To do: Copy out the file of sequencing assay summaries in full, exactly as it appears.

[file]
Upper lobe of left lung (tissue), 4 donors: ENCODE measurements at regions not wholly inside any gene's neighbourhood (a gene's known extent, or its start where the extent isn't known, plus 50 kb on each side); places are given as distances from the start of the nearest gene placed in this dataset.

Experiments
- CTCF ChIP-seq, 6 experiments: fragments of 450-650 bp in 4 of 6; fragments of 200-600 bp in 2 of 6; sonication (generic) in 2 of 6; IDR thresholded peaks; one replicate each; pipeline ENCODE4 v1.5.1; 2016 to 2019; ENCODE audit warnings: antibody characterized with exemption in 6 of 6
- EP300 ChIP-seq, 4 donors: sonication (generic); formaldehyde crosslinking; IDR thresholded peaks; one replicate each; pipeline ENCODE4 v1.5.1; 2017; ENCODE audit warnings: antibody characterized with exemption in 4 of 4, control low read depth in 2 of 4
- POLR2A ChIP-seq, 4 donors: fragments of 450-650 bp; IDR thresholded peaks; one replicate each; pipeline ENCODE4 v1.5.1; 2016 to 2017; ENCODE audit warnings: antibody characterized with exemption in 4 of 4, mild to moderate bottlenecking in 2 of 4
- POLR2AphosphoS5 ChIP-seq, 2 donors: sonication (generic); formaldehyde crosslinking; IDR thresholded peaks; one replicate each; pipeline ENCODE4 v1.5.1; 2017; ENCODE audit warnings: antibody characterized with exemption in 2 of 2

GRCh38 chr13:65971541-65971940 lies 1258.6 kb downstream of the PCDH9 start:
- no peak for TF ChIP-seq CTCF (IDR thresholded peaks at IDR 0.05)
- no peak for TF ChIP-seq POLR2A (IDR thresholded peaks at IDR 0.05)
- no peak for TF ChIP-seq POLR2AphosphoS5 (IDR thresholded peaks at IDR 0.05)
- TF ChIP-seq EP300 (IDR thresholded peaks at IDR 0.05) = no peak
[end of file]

Upper lobe of left lung (tissue), 4 donors: ENCODE measurements at regions not wholly inside any gene's neighbourhood (a gene's known extent, or its start where the extent isn't known, plus 50 kb on each side); places are given as distances from the start of the nearest gene placed in this dataset.

Experiments
- CTCF ChIP-seq, 6 experiments: fragments of 450-650 bp in 4 of 6; fragments of 200-600 bp in 2 of 6; sonication (generic) in 2 of 6; IDR thresholded peaks; one replicate each; pipeline ENCODE4 v1.5.1; 2016 to 2019; ENCODE audit warnings: antibody characterized with exemption in 6 of 6
- EP300 ChIP-seq, 4 donors: sonication (generic); formaldehyde crosslinking; IDR thresholded peaks; one replicate each; pipeline ENCODE4 v1.5.1; 2017; ENCODE audit warnings: antibody characterized with exemption in 4 of 4, control low read depth in 2 of 4
- POLR2A ChIP-seq, 4 donors: fragments of 450-650 bp; IDR thresholded peaks; one replicate each; pipeline ENCODE4 v1.5.1; 2016 to 2017; ENCODE audit warnings: antibody characterized with exemption in 4 of 4, mild to moderate bottlenecking in 2 of 4
- POLR2AphosphoS5 ChIP-seq, 2 donors: sonication (generic); formaldehyde crosslinking; IDR thresholded peaks; one replicate each; pipeline ENCODE4 v1.5.1; 2017; ENCODE audit warnings: antibody characterized with exemption in 2 of 2

GRCh38 chr13:65971541-65971940 lies 1258.6 kb downstream of the PCDH9 start:
- no peak for TF ChIP-seq CTCF (IDR thresholded peaks at IDR 0.05)
- no peak for TF ChIP-seq POLR2A (IDR thresholded peaks at IDR 0.05)
- no peak for TF ChIP-seq POLR2AphosphoS5 (IDR thresholded peaks at IDR 0.05)
- TF ChIP-seq EP300 (IDR thresholded peaks at IDR 0.05) = no peak